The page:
? Choose the visibility for key: email(undefined) Hidden
     ? Choose the type for key email Email
     ? Should key email map to a common vocab? ContactEmail
        create src/MyFirstIntegration.Core/Models/User.cs
        create src/MyFirstIntegration.Crawling/ClueProducers/UserClueProducer.cs
        create src/MyFirstIntegration.Crawling/Vocabularies/UserVocabulary.cs
        create test/MyFirstIntegration.Crawling.Unit.Test/ClueProducers/UserClueProducerTests.cs

    This will generate 4 files as shown above. If you try to run the tests you will notice there is a failing one, as we need to complete some work in the ClueProducer.

  3. Go to the src/MyFirstIntegration.Crawling/ClueProducers/UserClueProducer.cs file, in line 29 uncomment the following code:
     if(input.Name != null)
         data.Name = input.Name;
  4. Delete all other comments in the UserClueProducer.cs file.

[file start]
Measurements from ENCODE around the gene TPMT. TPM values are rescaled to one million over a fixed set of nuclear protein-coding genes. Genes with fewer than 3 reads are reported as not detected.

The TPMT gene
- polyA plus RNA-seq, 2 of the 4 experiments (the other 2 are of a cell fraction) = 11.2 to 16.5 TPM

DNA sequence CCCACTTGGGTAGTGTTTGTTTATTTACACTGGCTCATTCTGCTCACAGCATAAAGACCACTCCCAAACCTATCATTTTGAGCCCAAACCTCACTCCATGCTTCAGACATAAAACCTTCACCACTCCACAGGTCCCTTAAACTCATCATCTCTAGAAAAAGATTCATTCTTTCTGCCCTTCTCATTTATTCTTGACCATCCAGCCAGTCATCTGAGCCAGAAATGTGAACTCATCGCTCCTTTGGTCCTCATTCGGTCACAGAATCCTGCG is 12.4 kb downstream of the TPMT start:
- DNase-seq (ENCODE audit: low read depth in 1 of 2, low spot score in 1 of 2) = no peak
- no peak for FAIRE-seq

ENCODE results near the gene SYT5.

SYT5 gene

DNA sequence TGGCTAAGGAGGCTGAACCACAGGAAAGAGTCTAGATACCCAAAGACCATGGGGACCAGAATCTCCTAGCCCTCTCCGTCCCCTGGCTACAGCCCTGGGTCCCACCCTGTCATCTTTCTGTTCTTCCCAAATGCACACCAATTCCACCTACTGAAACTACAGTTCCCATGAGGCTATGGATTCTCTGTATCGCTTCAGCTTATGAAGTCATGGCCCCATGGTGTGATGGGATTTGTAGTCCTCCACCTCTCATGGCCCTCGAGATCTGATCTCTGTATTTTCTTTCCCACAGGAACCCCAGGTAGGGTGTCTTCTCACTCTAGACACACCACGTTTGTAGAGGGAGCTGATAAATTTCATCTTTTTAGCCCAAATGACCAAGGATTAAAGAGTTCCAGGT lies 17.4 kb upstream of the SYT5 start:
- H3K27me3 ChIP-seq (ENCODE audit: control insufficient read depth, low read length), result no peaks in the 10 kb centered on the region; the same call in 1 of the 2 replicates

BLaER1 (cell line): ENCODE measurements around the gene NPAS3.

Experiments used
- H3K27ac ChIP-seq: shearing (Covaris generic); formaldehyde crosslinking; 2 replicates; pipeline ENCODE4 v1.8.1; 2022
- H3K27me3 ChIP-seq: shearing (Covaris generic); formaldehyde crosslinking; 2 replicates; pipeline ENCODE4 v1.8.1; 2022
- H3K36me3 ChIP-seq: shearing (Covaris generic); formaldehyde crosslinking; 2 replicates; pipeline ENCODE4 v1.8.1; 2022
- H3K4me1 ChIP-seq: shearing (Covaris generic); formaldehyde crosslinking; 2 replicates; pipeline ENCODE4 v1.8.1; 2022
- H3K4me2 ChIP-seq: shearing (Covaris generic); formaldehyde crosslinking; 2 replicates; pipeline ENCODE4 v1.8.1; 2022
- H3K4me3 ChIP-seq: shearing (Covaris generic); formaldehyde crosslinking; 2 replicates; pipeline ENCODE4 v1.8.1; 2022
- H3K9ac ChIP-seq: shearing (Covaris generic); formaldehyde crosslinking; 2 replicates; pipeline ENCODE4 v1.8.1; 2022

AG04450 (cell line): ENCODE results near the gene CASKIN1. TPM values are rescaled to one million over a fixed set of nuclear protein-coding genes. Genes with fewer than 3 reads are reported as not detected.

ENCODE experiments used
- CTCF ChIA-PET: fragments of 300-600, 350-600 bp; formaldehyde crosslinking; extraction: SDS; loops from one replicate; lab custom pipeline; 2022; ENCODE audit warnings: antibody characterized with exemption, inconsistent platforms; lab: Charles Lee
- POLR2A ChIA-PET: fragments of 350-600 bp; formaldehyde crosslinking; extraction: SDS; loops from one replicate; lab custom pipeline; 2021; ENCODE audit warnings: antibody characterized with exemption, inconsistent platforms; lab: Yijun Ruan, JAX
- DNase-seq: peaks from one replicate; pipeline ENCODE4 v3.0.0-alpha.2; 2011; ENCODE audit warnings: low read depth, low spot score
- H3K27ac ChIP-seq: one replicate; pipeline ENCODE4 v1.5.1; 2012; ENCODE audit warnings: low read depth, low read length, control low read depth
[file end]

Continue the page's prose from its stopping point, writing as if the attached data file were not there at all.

5. Open the src/MyFirstIntegration.Infrastructure/MyFirstIntegrationClient.cs and modify line 16 with the URL for the endpoint:
         private const string BaseUri = "";
  6. Since this is a public endpoint we don’t need to pass any tokens. Remove or comment out line 42

     // client.AddDefaultParameter("api_key", myfirstintegrationCrawlJobData.ApiKey, ParameterType.QueryString);`
  7. Add a method to retrieve users (you will need to import some namespaces too):

     public async Task<IList<User>> GetUsers() => await GetAsync<IList<User>>("users");
  8. In the src/MyFirstIntegration.Crawling/MyFirstIntegrationCrawler.cs you retrieve the data you want to insert in CluedIn. Add the following inside the GetData method: